100 years later, a time capsule is opened

The First Lutheran Church of Oklahoma City dug up and opened its Century Chest, a time capsule that was buried under the church 100 years ago.

The artifacts inside the copper chest were remarkably well intact. Credit for that goes to the church's Ladies Aide Society, the group that buried the capsule a century ago. The group buried the chest in double concrete walls and under 12 inches of concrete, according Fox News. It also left guidelines on how to unearth the capsule.

The chest was full of treasures. Among the finds: a newspaper from the day the capsule was buried (April 22, 1913); a dress; a telephone; a flag; a pen used by President William McKinley; a camera; and a pair of women's shoes that still had their shine. Perhaps most remarkable was a phonograph record featuring voices of citizens from the era.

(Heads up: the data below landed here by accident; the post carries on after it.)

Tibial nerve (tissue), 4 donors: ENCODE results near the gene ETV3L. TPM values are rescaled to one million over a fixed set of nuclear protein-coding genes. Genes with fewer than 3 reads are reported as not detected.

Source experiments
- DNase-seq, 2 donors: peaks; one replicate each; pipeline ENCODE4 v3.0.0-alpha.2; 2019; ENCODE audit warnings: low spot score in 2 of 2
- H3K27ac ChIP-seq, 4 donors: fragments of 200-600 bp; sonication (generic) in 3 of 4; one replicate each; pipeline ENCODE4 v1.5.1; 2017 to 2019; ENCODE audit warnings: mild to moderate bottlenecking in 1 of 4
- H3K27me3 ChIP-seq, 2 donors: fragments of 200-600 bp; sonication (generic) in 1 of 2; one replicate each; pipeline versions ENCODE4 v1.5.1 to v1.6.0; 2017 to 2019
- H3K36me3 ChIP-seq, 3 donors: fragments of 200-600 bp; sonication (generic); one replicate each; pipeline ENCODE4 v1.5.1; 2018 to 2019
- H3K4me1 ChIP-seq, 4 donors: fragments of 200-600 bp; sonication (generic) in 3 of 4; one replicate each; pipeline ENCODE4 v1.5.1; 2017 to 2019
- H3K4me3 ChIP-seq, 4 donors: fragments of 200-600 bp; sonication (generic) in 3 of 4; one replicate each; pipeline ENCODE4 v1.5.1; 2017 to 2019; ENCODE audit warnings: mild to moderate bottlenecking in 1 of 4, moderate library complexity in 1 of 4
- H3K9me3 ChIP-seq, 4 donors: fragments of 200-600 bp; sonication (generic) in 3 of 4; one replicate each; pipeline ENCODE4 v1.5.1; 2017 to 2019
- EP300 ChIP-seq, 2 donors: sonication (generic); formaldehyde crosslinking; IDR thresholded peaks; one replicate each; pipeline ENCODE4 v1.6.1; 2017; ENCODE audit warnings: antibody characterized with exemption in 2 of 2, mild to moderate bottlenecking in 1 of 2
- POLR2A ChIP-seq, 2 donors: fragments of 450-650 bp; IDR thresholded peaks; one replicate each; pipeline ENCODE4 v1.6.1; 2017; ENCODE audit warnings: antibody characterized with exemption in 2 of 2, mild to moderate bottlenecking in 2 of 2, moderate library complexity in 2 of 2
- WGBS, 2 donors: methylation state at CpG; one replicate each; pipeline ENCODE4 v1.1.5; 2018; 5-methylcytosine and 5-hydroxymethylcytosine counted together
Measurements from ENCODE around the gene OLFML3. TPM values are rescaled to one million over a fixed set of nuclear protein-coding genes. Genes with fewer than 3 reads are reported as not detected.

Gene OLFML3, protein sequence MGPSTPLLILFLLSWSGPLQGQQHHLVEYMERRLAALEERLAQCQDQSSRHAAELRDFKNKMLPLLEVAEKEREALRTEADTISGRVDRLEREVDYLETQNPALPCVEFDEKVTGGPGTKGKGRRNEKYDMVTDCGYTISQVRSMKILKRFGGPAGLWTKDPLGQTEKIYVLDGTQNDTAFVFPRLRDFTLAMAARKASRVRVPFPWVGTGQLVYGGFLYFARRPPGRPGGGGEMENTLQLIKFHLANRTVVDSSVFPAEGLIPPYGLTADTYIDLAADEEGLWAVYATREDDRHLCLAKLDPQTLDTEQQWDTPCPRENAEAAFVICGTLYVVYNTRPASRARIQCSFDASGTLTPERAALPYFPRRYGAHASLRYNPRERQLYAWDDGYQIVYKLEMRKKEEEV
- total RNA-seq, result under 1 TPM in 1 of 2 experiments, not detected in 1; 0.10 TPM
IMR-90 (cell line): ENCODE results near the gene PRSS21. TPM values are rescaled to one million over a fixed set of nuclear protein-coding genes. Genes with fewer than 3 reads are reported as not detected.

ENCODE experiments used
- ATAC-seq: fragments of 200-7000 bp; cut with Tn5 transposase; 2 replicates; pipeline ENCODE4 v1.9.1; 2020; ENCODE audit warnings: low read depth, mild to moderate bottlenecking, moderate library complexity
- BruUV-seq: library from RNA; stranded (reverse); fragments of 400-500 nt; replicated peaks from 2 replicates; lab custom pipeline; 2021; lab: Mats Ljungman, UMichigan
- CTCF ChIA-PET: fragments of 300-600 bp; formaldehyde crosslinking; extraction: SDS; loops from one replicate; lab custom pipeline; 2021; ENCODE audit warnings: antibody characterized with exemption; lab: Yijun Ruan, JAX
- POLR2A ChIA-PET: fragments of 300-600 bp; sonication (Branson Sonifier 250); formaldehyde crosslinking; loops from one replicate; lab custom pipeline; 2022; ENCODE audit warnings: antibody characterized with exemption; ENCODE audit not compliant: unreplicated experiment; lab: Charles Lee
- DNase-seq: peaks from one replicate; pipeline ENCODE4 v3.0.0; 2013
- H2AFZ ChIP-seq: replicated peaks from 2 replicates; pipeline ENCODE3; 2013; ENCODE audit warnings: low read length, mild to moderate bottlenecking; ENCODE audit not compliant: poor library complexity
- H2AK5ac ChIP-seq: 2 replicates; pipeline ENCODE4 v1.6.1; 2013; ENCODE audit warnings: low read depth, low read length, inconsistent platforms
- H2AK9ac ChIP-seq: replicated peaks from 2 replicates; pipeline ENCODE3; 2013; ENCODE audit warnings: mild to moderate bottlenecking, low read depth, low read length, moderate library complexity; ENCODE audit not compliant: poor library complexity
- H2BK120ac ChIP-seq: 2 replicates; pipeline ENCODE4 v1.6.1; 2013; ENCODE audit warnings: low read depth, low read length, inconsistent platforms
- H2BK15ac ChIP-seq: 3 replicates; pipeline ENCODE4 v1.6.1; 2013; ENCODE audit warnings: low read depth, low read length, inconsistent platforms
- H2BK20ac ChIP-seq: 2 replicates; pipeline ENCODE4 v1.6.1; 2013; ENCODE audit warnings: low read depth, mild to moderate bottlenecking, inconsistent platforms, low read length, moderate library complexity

The Oklahoma Gazette reported that the project was the brainchild of Virginia Sohlberg. Her great-granddaughter, Virginia Eason Weinmann, was especially moved by a book that contained family photos and poetry.

Experts from the Oklahoma Historical Society worked with the church to make sure the objects were handled with care. All of the items will be displayed at the Oklahoma History Center.